“Yesterday [terça-feira] I heard about 10 more cases spread between different countries, today the case was identified in Poland. That doesn’t mean it will be the case in the future, but there hasn’t been a frightening explosion in recent days, “Rui Tato Marinho told the European Center for Disease Prevention and Control (ECDC).
The program director of the Directorate-General for Health stated that he had been in contact with paediatricians and GPs and that no cases had been reported in Portugal.
“We are prepared for this to happen at any time,” he said, adding, “We already know what these typical cases of hepatitis in children are like.”
According to Rui Tato Marinho, “they are very small children, three to four years old, with 10% of cases progressing to fulminant hepatitis, which required a transplant.”
The expert explained that in these cases, the transplant takes place from a living donor, where the father, mother or older friend can give a “small portion to pay”.
There is a child resettlement team in Coimbra, Portugal, which is prepared for a possible incident in the country.
At the ECDC meeting, the official said that the first part concerned existing information with the help of an “very important” English-language document, about 40 pages, describing the tests performed on ages. and working hypotheses about the cause of the disease.
The World Health Organization (WHO) and the ECDC work hard day and night to detect what is common in these cases, what is happening, and to know what the pathogen is, whether it is a virus or not. .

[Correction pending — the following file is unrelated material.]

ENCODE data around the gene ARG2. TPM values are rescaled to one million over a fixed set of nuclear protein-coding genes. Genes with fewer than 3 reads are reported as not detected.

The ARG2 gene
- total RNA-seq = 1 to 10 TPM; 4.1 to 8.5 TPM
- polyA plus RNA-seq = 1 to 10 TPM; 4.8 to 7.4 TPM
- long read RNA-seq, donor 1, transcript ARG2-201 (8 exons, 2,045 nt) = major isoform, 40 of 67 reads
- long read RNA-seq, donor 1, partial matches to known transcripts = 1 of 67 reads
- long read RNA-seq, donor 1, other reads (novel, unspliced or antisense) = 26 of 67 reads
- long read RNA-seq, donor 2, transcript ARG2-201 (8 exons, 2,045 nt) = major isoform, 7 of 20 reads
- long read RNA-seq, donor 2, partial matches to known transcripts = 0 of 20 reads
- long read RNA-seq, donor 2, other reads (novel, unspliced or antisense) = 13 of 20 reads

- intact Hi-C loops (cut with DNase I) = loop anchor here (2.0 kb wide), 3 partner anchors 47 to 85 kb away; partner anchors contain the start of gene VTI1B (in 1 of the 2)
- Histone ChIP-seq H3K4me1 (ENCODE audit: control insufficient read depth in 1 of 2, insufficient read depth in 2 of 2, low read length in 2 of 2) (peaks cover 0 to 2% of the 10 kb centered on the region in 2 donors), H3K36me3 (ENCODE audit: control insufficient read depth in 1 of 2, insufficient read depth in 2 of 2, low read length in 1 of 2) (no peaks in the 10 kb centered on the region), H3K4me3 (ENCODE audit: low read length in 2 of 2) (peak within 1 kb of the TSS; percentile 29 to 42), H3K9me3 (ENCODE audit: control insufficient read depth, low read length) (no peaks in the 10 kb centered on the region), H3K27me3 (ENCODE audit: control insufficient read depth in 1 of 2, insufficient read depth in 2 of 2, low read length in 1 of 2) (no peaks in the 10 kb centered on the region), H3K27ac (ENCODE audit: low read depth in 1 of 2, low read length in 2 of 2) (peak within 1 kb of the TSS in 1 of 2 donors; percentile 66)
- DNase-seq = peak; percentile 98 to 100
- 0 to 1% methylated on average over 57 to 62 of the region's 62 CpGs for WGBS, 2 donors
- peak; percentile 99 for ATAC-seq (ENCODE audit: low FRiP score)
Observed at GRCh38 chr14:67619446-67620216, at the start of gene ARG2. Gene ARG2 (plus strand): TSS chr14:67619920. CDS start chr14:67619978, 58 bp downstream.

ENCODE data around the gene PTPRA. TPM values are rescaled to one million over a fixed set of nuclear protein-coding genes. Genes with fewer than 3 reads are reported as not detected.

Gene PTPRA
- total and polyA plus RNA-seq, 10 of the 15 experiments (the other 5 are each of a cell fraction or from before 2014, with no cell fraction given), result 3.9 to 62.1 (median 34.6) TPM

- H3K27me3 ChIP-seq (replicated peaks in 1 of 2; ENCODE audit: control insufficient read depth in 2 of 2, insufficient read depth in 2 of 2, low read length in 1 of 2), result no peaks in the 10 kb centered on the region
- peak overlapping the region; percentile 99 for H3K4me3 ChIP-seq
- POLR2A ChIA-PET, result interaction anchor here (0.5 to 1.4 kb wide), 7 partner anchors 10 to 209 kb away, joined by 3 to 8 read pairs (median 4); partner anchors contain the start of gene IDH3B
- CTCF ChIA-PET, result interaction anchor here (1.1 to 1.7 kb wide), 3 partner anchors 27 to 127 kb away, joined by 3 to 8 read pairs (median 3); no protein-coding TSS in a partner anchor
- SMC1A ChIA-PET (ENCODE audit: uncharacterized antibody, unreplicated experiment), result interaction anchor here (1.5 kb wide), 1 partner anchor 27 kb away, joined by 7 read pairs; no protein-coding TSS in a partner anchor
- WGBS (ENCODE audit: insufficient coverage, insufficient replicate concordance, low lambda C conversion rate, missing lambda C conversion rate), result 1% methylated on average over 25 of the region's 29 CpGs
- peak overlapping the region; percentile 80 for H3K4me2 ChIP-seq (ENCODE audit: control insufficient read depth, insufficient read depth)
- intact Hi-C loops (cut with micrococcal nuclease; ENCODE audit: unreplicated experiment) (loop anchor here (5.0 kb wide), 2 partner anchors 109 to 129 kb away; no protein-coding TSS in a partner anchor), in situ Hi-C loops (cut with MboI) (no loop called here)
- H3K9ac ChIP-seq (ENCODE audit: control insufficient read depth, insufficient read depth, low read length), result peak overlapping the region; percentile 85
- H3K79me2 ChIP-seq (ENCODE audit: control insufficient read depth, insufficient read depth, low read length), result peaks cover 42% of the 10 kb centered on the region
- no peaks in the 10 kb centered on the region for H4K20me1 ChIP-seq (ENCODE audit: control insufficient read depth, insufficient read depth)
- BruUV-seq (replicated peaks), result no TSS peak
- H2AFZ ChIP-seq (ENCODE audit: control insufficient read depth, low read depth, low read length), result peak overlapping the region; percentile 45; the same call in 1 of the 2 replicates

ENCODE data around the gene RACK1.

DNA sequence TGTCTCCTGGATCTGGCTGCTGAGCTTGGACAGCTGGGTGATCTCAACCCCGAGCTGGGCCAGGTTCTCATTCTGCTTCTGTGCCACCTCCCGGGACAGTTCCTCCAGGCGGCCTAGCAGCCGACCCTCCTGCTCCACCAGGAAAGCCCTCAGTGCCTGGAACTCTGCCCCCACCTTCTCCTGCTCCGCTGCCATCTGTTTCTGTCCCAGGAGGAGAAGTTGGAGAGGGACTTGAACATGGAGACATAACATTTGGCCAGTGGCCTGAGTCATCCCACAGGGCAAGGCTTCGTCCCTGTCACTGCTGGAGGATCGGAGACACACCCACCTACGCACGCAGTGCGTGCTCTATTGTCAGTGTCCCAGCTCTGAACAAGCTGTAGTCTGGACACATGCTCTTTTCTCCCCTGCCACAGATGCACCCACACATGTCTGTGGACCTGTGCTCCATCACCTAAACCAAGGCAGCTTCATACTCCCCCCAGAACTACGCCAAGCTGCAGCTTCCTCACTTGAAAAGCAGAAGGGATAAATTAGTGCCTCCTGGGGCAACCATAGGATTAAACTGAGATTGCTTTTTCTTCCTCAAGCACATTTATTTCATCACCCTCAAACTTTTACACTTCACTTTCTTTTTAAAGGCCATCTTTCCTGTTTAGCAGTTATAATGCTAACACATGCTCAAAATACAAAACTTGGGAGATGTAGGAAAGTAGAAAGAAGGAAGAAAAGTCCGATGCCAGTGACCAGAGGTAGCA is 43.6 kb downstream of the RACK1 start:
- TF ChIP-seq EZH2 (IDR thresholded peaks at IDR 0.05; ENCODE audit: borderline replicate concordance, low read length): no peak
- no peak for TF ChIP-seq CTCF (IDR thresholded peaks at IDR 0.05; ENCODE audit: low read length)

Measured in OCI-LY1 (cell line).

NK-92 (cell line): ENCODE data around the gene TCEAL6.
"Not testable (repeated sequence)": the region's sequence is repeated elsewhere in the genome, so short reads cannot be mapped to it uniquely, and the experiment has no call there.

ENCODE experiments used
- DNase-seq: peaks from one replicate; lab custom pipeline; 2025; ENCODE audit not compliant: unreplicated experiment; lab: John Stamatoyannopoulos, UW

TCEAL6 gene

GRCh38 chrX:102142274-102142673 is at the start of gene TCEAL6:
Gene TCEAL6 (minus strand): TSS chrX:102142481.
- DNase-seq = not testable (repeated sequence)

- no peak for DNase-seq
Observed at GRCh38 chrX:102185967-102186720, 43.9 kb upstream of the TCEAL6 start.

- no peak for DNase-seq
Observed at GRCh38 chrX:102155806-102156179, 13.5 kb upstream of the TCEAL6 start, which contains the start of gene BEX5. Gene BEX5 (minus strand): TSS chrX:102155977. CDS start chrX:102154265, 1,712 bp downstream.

“There is a working hypothesis that it is an adenovirus that is a virus we are already familiar with, but that has changed and become more aggressive,” he pointed out.
The second part, he said, was the organization of “case classification strategies,” common to identify them and the analyzes he did in the laboratory to try to identify the cause of hepatitis (inflammation of the liver). .
“It was more of a strategy than what is being taken forward. Contact all European partners so we can be prepared if there is anything bigger,” said Rui Tato Marinho.
Stella Kyriakides, the European Commissioner for Health, acknowledged in Brussels today that the outbreak of acute hepatitis of unknown origin in children “is a matter of concern” which “the European Union is following very closely”.
The WHO announced on Sunday that the child had died of a mysterious outbreak of liver disease affecting children in Europe and the United States, without revealing in which country the death took place.
The epidemic of “unknown origin” reported by the WHO on 15 April causes hepatitis and “in many cases” gastrointestinal symptoms such as abdominal pain, diarrhea and vomiting, as well as elevated liver enzymes.